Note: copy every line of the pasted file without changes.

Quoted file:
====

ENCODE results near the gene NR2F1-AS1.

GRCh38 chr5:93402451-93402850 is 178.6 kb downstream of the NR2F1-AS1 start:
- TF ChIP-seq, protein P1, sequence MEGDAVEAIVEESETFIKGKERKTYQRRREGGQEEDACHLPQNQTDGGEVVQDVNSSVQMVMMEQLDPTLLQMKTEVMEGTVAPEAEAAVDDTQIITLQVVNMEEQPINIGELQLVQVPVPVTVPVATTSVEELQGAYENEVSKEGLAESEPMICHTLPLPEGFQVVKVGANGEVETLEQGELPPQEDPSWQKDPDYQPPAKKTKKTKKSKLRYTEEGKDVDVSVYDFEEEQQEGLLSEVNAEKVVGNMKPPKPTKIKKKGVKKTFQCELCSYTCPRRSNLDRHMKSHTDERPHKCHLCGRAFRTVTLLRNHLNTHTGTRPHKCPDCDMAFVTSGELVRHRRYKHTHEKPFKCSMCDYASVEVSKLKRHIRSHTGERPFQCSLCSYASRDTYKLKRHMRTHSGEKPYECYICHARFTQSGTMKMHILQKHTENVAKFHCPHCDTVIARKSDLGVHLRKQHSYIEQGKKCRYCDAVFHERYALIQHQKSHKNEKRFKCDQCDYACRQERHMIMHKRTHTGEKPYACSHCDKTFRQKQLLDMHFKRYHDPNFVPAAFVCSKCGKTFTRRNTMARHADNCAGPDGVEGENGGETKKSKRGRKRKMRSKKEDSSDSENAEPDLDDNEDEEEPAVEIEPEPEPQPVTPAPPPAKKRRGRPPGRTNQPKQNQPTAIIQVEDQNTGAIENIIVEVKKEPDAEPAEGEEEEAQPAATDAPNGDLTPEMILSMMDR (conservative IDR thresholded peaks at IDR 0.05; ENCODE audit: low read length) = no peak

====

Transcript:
ENCODE results near the gene NR2F1-AS1.

GRCh38 chr5:93402451-93402850 is 178.6 kb downstream of the NR2F1-AS1 start:
- TF ChIP-seq, protein P1, sequence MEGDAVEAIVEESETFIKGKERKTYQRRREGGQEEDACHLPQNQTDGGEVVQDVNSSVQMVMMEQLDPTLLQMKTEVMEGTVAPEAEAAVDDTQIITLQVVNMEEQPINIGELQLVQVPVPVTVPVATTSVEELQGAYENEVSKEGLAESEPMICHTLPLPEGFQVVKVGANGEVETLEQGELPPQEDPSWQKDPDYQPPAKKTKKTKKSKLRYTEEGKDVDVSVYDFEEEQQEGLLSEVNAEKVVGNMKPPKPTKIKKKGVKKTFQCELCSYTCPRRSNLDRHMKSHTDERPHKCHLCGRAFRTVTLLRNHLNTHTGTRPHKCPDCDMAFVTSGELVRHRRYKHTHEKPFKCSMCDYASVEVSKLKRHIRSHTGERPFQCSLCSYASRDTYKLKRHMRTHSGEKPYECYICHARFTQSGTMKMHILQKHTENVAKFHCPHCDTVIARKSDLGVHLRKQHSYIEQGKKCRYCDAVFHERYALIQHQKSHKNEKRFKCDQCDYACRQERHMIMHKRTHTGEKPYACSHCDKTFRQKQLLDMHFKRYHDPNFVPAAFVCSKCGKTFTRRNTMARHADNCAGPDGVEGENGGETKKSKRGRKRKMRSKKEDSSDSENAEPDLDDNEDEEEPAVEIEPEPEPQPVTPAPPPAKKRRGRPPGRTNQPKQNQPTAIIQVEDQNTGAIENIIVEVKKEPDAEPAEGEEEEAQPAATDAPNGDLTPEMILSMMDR (conservative IDR thresholded peaks at IDR 0.05; ENCODE audit: low read length) = no peak